Citizen support strong for higher edBy Susan Trulove
Spectrum Volume 18 Issue 36 - July 25, 1996
Virginians are generally satisfied with higher education, recognize the importance of research at universities, and would support paying higher taxes to support education at all levels, according to the fifth-annual Quality of Life in Virginia survey, a telephone poll conducted by the Center for Survey Research at Virginia Tech to determine the perceptions of Virginia's citizens on issues and conditions affecting their lives.
The main objective of the survey is to gather information useful to state and local officials, said Alan E. Bayer, director of the center.
"For the most part, the 1996 Quality of Life (QOL) Survey results show that Virginia's citizens enjoy a satisfying quality of life across a broad array of domains," said Bayer, a sociology professor. Eighty-seven percent rate Virginia as a good or excellent place to live, overall.
"Nevertheless, the results suggest a number of areas in which citizens, their communities, state policy-makers, and the state government might take action to improve the living environment in the commonwealth," Bayer said.
"Answers to questions regarding education throughout the 1996 Quality of Life survey reflect continuing citizen concern," Bayer said.
Three-fourths of respondents say Virginia provides excellent or good K-12 public education; and 65 percent say Virginia's public schools do a good job of teaching math and science. However, 54 percent agree that not enough is spent on public schools while fewer than 5 percent say too much is spent; 49 percent agree state taxes should be increased to support public schools.
More citizens-51 percent of the respondents-believe taxes should be increased to support public higher education, an increase of 4 percent from last year. While 47 percent say public spending is about right, 32 percent say not enough is being spent for higher education. Fewer than 5 percent say there is too much spending.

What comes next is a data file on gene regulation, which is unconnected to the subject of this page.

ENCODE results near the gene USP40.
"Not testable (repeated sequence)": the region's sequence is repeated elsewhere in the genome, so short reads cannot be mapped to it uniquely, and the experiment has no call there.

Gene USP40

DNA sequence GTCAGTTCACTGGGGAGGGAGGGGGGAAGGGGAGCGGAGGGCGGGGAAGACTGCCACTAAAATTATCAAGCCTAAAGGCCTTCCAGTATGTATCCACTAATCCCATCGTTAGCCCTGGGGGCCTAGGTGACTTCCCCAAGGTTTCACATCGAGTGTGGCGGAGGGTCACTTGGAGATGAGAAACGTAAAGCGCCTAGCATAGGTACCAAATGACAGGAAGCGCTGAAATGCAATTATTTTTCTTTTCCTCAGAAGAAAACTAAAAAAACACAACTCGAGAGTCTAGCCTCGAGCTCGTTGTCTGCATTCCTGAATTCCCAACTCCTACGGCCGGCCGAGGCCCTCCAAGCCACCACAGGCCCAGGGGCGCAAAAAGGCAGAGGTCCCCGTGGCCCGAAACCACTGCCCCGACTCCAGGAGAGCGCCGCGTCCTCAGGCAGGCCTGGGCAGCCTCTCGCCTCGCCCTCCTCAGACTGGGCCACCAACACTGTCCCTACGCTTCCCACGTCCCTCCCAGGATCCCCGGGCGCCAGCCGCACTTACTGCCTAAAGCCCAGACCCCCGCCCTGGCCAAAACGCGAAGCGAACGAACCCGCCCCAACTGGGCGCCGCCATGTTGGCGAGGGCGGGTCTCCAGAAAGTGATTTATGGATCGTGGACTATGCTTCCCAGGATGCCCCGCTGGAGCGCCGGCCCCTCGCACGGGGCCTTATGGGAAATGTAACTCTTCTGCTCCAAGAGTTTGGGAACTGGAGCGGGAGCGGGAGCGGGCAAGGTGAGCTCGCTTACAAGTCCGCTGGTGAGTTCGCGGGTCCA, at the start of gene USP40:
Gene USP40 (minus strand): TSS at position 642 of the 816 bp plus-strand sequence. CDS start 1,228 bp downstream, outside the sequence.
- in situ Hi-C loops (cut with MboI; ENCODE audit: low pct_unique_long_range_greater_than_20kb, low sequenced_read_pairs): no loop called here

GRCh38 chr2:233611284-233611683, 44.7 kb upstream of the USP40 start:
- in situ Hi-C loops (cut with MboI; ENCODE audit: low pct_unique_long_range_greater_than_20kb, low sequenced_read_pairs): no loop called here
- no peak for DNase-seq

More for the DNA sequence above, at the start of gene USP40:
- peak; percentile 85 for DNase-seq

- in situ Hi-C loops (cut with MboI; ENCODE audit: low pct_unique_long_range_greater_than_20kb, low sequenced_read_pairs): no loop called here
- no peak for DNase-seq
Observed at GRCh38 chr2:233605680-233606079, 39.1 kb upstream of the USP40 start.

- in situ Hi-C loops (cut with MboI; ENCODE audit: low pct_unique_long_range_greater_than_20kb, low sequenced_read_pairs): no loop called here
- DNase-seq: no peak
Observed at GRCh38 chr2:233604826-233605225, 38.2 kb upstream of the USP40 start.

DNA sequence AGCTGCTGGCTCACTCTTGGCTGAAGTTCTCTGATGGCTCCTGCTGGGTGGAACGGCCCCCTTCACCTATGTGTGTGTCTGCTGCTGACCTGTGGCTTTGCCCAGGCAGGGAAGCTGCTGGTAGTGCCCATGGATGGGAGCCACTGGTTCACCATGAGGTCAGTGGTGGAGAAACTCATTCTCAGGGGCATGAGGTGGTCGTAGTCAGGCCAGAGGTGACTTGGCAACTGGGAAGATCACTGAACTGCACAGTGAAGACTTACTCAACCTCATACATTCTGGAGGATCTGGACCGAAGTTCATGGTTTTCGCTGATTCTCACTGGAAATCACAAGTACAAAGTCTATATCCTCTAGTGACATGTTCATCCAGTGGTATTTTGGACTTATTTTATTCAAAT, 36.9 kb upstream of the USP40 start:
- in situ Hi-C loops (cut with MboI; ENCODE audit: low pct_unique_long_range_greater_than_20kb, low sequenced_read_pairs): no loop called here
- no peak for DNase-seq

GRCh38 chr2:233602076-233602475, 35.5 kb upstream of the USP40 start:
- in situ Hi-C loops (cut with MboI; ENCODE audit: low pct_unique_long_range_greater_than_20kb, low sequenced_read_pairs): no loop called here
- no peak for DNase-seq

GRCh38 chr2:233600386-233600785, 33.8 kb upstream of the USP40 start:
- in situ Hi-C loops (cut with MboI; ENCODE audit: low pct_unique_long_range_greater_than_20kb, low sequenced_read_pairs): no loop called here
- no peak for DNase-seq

Respondents also value the research contributions of public universities to the commonwealth: 71 percent agree they benefit from research at Virginia's universities, and 77 percent agree they benefit from agricultural research that takes place in public universities. Asked to evaluate the quality of education in a variety of specific areas, such as engineering, business, and science, Virginia Tech and the University of Virginia were the most frequently mentioned of eight universities in all fields assessed.
Few think the state is spending too much on services, with one exception. For 13 out of 16 spending areas ranging from protection of the environment to drug prevention, fewer than one in 10 citizens say the state spends `too much'; however, one in four believe `too much' is being spent on jails and prisons-the least-favored category of spending over all five years of the survey.
In addition to Bayer, the Quality of Life in Virginia survey project for 1996 was organized by Deborah Collins, associate director of the Center for Survey Research, Michael B. Clark, data systems manager, and Susan M. Willis, projects manager. The annual survey project is supported by the Virginia Agricultural Experiment Station. The 1996 survey also received support from the Lord Fairfax, New River Valley, and Fifth Planning District Commissions; New Century Council; West Point Public Schools; and Virginia Tech's Extension division and College of Agriculture and Life Sciences.
The completion of 1,168 interviews provides a representative response with a plus-or-minus 2.9-percent margin of error.